Researchers at the University of Minnesota genetically engineered Saccharomyces cerevisiae yeast to produce polyhydroxyalkanoate (PHA) polymers composed of monomers ranging from four to 14 carbon atoms. The group genetically engineered the yeast to produce PHA polymers in either the cytosol or peroxisome of the yeast by using intermediates of fatty acid metabolism. The researchers were able to establish beta-oxidation activities from the peroxisomes in the cytosol. As a result, medium-chain (C6 to C14) precursors from both fatty acid degradation and synthesis were supplied to the cytosol, where they were polymerized by medium-chain-length polymerase from Pseudomonas oleovorans expressed there. The synthesis of short-chain length (scl) PHAs in the peroxisome was established by genetically engineering a wild type yeast to express scl polymerase from Ralstonia eutropha in the organelle.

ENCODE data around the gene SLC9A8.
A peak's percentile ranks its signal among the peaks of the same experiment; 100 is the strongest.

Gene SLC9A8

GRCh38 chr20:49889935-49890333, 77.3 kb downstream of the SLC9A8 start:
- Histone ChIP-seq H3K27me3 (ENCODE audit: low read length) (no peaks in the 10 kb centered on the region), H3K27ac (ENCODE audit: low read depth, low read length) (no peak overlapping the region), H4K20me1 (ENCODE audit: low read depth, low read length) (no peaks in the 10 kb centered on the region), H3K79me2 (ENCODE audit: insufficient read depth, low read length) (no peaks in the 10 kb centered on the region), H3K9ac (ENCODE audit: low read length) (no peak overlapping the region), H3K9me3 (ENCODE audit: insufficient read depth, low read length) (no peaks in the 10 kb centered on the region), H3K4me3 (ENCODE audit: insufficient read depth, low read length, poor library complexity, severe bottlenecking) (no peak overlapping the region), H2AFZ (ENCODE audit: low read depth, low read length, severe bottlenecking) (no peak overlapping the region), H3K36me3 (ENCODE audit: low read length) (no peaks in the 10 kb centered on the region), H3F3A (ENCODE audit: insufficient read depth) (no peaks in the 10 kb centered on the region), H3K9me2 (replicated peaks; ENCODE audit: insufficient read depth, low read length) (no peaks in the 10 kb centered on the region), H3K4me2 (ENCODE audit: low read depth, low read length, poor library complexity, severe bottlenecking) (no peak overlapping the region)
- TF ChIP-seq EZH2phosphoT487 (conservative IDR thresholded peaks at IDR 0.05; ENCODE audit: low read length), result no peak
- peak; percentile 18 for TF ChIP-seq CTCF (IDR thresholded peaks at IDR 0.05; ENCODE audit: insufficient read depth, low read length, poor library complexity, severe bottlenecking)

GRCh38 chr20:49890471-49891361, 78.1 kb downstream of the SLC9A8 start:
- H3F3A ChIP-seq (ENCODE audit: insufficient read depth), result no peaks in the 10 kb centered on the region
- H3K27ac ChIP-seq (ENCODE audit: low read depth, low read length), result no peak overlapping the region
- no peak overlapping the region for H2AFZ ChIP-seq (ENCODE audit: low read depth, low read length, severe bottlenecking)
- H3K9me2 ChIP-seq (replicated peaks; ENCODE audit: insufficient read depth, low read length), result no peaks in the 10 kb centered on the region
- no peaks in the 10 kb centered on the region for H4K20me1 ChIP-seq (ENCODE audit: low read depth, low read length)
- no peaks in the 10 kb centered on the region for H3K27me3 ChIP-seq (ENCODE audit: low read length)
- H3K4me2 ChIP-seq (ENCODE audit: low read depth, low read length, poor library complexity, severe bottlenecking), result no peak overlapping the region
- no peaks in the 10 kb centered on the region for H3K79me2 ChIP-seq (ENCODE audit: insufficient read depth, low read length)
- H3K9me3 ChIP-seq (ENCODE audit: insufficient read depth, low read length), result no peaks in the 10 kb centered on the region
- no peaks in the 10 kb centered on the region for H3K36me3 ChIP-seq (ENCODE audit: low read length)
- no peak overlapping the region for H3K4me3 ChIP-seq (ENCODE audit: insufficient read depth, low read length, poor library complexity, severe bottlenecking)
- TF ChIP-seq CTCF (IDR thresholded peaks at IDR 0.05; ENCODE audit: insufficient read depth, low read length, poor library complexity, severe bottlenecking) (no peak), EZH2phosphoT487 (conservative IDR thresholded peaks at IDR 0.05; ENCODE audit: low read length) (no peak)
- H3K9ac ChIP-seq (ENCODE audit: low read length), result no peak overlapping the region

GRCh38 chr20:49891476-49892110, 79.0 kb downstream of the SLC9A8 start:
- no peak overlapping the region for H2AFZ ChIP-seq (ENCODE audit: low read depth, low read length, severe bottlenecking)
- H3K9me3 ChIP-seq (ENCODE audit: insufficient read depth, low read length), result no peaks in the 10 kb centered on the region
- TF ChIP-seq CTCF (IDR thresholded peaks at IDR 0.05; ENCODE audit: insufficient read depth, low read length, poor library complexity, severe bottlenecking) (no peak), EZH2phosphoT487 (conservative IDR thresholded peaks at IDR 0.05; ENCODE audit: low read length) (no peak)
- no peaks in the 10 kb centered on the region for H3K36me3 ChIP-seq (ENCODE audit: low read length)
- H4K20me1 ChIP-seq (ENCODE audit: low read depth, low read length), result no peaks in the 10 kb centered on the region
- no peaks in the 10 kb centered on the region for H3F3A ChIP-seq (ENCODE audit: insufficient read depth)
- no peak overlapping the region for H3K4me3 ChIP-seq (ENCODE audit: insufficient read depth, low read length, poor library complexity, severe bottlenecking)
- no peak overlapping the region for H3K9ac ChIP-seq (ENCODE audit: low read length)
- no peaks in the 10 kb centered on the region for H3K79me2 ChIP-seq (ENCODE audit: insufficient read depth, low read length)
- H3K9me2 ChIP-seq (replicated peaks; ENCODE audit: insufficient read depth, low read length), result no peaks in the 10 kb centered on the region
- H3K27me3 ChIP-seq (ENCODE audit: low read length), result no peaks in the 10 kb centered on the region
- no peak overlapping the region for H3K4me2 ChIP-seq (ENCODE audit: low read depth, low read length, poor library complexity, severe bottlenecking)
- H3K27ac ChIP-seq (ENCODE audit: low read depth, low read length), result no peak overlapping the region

|Original language||English (US)|
|Number of pages||1|
|Specialist publication||Industrial Bioprocessing|
|State||Published - Feb 1 2006|